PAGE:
BYU Studies, book review, John Pierce Hawley
In recent years there has been a growing effort to expand the definition of “Mormonism” within Mormon studies. “Mormonism,” in twenty-first-century scholarship, refers not only to the largest organization in the restoration tradition—namely, The Church of Jesus Christ of Latter-day Saints, headquartered in Utah—but also to other branches and movements within the restoration tradition. Joseph Smith’s movement includes the Reorganized Church (RLDS, now known as the Com- munity of Christ), the Bickertonite church (Church of Jesus Christ), the Strangite church, and the Elijah Message church, among others. In large part, this expanded understanding of what qualifies as “Mormon” has come about through collaboration between the Utah Saints and these other branches of the faith. The most recent and notable example of such collaboration is the Joseph Smith Papers Project, an excellent corpus of primary source material published by The Church of Jesus Christ of Latter-day Saints with cooperation and contributions from both Brigham Young University and Community of Christ scholars.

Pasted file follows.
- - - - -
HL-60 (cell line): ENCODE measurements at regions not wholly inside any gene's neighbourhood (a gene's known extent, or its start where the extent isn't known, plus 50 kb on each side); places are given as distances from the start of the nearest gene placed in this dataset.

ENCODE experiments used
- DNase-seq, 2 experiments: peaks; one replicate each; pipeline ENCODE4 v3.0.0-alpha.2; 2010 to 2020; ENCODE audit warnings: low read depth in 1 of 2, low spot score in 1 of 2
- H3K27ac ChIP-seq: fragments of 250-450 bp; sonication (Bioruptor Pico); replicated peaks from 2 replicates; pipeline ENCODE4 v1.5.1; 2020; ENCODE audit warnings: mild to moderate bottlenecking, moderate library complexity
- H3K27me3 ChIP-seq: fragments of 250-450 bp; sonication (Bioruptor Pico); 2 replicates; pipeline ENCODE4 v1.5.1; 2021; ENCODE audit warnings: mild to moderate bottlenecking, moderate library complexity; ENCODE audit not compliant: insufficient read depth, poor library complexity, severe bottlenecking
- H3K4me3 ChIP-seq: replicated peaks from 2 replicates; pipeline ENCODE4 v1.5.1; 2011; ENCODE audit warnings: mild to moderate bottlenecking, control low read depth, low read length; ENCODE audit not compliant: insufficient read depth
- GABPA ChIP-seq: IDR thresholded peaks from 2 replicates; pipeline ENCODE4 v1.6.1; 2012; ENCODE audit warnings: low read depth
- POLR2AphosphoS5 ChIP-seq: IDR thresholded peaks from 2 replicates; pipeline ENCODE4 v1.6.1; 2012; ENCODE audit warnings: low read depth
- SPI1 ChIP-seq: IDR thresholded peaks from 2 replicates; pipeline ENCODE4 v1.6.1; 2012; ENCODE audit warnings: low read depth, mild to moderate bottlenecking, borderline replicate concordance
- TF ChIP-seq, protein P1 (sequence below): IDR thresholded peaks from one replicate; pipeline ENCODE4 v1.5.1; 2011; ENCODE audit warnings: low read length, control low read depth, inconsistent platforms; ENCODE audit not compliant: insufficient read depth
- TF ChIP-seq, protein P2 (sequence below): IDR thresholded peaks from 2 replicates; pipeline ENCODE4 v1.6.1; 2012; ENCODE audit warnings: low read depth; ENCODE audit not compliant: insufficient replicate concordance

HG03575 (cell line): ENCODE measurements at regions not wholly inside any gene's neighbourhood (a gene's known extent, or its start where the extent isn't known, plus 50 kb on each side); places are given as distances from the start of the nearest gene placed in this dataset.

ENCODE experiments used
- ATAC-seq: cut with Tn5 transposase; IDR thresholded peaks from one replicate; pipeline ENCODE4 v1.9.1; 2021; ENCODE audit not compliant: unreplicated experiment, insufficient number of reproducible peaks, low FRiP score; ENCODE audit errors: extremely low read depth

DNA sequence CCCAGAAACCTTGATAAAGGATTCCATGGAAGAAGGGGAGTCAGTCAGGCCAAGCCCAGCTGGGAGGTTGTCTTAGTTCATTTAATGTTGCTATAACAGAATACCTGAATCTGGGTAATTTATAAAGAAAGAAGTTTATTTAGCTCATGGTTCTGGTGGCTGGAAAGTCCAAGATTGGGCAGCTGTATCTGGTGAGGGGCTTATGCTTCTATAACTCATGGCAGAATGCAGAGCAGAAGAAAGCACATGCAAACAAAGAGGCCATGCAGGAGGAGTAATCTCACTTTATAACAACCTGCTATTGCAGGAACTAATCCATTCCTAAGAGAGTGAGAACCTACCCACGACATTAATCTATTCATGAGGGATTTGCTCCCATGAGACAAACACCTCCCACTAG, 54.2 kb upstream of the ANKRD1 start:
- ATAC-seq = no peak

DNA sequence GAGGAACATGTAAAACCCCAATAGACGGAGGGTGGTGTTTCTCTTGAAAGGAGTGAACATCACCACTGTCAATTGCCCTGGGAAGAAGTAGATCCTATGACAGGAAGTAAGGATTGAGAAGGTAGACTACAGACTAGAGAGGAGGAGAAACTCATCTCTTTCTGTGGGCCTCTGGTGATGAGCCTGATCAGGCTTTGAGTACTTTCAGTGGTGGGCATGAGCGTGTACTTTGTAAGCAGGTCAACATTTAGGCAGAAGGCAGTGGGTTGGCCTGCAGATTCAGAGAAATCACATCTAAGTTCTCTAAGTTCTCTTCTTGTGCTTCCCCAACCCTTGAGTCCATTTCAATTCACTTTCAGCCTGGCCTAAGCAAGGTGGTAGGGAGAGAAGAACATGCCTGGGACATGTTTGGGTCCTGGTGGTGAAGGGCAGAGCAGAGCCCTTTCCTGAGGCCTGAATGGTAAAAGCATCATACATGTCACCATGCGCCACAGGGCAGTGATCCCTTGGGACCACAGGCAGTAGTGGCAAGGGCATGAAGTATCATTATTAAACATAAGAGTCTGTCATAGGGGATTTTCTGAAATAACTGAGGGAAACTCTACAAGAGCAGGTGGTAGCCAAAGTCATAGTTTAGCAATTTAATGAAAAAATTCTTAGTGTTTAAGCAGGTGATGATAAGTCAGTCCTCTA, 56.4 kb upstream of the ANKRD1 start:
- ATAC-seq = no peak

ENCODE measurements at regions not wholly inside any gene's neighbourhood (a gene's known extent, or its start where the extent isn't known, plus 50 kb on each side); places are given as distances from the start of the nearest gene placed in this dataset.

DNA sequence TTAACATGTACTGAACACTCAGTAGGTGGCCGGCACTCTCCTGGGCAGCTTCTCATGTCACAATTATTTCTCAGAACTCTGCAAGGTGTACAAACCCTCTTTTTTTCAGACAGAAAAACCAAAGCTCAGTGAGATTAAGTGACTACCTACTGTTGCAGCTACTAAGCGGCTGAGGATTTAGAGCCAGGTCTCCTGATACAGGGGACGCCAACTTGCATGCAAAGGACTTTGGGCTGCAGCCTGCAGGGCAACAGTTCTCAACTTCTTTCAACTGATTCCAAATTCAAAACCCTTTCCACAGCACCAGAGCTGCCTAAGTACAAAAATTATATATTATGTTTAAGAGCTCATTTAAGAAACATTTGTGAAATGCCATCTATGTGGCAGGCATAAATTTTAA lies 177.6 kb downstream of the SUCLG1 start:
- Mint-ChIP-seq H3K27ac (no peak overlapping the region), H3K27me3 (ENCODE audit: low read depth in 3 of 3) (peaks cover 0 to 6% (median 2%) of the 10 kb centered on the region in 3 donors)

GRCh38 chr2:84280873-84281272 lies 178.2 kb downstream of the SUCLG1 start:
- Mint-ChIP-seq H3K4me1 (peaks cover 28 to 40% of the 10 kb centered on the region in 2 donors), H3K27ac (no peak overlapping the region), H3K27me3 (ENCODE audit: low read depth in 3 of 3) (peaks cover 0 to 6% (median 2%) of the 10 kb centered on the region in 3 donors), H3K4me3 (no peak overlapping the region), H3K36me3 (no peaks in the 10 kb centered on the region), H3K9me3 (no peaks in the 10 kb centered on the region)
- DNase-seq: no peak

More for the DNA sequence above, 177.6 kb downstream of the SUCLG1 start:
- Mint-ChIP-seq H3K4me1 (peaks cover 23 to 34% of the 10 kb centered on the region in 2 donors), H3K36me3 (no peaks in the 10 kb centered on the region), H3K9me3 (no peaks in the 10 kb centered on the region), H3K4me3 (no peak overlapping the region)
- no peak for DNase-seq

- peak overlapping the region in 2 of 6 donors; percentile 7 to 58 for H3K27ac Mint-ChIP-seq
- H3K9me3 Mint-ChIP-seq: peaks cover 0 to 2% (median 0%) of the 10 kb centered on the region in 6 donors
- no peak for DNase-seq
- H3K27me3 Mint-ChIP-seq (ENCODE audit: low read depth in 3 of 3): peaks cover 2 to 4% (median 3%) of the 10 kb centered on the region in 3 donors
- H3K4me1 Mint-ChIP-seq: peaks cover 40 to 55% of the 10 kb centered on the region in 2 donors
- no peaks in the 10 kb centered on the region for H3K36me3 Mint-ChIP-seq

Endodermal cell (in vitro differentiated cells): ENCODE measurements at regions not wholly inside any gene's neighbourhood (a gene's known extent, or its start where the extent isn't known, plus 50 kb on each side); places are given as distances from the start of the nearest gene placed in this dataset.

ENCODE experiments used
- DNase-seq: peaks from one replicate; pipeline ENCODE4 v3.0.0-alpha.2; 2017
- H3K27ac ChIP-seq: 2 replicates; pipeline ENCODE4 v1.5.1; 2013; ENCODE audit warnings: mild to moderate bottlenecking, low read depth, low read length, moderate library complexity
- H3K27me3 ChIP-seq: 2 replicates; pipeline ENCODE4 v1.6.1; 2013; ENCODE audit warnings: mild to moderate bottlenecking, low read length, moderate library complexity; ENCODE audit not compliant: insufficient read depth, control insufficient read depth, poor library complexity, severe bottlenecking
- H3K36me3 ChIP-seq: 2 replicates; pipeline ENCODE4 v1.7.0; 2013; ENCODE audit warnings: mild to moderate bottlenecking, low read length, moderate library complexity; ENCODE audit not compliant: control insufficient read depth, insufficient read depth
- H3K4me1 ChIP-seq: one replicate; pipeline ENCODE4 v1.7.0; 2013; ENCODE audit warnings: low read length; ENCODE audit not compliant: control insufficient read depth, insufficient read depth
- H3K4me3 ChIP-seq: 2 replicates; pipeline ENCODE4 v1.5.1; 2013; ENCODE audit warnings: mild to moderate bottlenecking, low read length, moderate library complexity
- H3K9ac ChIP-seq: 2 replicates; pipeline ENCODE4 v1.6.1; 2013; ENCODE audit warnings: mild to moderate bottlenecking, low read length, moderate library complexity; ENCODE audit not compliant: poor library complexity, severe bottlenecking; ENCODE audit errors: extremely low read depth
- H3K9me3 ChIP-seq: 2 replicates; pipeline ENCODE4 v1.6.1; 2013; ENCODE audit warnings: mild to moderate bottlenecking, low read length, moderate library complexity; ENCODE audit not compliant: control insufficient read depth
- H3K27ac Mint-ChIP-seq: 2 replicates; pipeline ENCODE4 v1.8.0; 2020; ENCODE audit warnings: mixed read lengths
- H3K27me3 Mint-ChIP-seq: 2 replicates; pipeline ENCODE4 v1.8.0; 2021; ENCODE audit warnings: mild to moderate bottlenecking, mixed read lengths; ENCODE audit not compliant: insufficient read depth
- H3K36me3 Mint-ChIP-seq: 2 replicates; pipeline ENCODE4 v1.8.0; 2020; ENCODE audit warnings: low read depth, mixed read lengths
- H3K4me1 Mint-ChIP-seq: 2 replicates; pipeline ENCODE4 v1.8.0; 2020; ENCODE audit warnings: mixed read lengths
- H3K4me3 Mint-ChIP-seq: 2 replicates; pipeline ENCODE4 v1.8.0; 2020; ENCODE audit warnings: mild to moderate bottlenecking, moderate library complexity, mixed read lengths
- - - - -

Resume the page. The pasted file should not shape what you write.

Stokes, Adam Oliver
"Life and Times of John Pierce Hawley: A Mormon Ulysses of the American West,"
BYU Studies Quarterly: Vol. 60:
1, Article 16.
Available at: https://scholarsarchive.byu.edu/byusq/vol60/iss1/16